By John Goglia
I am sure that most of you enjoy visiting aviation museums as much as I do. In fact, I visit some as often as I can just to see if they have added anything new, but I really enjoy the time looking at the same aircraft again and again. Sometimes these visits can bring back long forgotten memories.
While I was visiting the Pima Air Museum in Tucson, Arizona a few years ago, I had such a flashback when I noticed a French-built Caravelle on display. This was not just any Caravelle, but it was Registration N1001U, one that had belonged to United Airlines. Well, more years than I care to remember have passed since I have seen this particular aircraft, although I have not nor am I likely to ever forget N1001U. It was the first turbo jet powered aircraft I worked on and seeing it again sure made me feel like part of me was passing.
Another area of some museums that I also like to visit is the hangar where the restoration work is accomplished. For maintenance people, there is nothing like rebuilding an aircraft.
However, there is another side of visiting museums that I don't particularly enjoy. That is the very obvious fact that they all, through wall displays and other exhibits, tell stories about the great pilots who made history in those flying machines. With few exceptions, any mention of the role of the technician in providing an airworthy aircraft for the gallant airman is lacking.
This lack of awareness is even evident in the Smithsonian Air and Space Museum.
Well, the Air and Space Museum is growing. The galleries on Independence Avenue in Washington make up one of the world's most popular museums. Nearly 10 million people pass through the museums' doors each year, yet these people rarely see some of the most spectacular items in the collection because there is no room or the museum's roof could not handle their weight. Gems like the B29 Enola Gay, the original NASA space shuttle Enterprise, the Navy version of the beloved Constellation passenger transport, and the SR71 that set the transcontinental speed record on its retirement flight to Washington, are squirreled away in storage facilities near Washington.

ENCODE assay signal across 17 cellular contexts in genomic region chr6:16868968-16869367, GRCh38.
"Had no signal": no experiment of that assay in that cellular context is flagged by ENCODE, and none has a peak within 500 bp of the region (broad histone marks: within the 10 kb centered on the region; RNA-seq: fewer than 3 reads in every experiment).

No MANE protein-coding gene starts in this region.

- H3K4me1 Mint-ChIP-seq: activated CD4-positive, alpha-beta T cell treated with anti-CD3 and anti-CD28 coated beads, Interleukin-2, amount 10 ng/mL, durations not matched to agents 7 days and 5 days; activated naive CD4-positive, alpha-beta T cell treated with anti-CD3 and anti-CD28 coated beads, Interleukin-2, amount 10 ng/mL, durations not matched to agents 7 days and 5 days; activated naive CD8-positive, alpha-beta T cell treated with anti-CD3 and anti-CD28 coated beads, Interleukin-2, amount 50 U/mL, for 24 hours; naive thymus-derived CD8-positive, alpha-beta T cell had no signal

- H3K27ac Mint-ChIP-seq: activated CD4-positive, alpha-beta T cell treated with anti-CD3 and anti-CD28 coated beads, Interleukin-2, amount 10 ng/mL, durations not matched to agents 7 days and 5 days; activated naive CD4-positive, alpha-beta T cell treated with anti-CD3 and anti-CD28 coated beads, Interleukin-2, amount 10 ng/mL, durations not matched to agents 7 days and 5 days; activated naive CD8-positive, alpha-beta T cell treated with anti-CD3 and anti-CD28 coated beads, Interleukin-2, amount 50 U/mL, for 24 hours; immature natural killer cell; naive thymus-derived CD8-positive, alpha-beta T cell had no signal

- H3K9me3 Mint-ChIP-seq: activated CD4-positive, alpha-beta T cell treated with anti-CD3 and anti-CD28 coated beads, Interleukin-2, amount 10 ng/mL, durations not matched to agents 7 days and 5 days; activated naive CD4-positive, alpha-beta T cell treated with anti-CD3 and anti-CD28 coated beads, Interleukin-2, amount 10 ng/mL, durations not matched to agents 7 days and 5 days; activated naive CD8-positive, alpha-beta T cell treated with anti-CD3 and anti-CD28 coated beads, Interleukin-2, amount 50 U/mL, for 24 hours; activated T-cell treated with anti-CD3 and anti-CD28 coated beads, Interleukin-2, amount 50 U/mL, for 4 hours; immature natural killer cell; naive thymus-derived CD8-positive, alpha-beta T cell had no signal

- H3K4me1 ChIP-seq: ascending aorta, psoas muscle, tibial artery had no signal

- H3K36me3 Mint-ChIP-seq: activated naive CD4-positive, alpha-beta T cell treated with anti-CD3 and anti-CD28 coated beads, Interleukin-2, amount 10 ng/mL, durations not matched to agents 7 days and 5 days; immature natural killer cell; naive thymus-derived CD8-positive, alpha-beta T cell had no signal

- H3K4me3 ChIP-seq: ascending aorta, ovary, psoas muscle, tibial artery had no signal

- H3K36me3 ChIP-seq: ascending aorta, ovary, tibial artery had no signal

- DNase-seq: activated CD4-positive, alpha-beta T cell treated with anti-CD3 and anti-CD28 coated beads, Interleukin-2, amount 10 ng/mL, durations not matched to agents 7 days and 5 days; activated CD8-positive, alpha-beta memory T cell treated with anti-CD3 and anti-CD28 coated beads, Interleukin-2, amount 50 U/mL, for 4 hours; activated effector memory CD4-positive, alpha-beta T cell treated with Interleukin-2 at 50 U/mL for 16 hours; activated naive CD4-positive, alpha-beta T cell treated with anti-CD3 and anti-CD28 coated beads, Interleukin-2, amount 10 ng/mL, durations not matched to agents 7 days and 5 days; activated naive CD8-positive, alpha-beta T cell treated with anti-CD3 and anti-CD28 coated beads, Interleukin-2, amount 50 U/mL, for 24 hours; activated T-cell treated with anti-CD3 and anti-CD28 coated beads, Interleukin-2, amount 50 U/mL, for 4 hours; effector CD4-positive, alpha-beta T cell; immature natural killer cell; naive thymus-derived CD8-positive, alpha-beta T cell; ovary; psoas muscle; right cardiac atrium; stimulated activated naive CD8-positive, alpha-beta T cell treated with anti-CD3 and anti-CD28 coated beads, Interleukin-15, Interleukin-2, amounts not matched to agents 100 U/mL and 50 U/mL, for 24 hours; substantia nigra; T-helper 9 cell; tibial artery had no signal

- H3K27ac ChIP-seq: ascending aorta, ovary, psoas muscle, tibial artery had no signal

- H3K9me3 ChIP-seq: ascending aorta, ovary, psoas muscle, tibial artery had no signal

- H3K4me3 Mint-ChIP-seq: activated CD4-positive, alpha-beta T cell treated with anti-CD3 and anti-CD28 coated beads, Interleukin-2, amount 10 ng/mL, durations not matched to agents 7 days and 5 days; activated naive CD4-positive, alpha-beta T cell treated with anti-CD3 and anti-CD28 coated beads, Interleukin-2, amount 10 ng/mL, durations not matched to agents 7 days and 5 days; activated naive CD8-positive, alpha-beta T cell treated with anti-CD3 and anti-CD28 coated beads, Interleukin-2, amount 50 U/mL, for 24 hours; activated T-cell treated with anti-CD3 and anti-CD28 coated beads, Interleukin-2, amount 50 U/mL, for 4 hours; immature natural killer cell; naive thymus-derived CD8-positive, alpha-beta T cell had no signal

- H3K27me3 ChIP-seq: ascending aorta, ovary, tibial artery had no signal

Smithsonian Director, Vice Admiral Donald D. Engen [USNR Ret'd], proposes to fix that by building a 700,000 sq.ft. restoration center and exhibit facility at Dulles International Airport. Set to open in December 2003 — in time for the 100th anniversary of the Wright brothers' flight — the Dulles center would allow visitors to see the hidden gems of the collection and watch expert technicians at work restoring other historic aircraft.
As I indicated earlier, all the great museums seem to leave out one important thing. When you visit the Smithsonian, the Air Force Museum in Dayton, or many others, you'll learn lots about marvelous aircraft, but almost nothing about the people who kept them flying, or the people who labored to make the aircraft museum-quality. I'm talking not about the pilots, but the technicians and engineers who built those aircraft and kept them ready for the flyboys.
Maintenance and engineering just never get the recognition they deserve for the critical role they play in advancing aviation technology and in keeping flying as safe as possible along the way. When pilots push the envelope, there is a whole team of engineers and technicians pushing too — but you rarely see that in the museums.
It's time we fixed that. I've convinced Admiral Engen that the place to make the fix is at the new Dulles center. After all, what is a restoration facility but an overhaul hangar? This will be a shop with enough funding and supplies and a staff of skilled and dedicated technicians to do the job right — I'll guarantee you that!
Museum officials say last year was the only instance in recent memory in which the air and space museum trailed the natural history museum.
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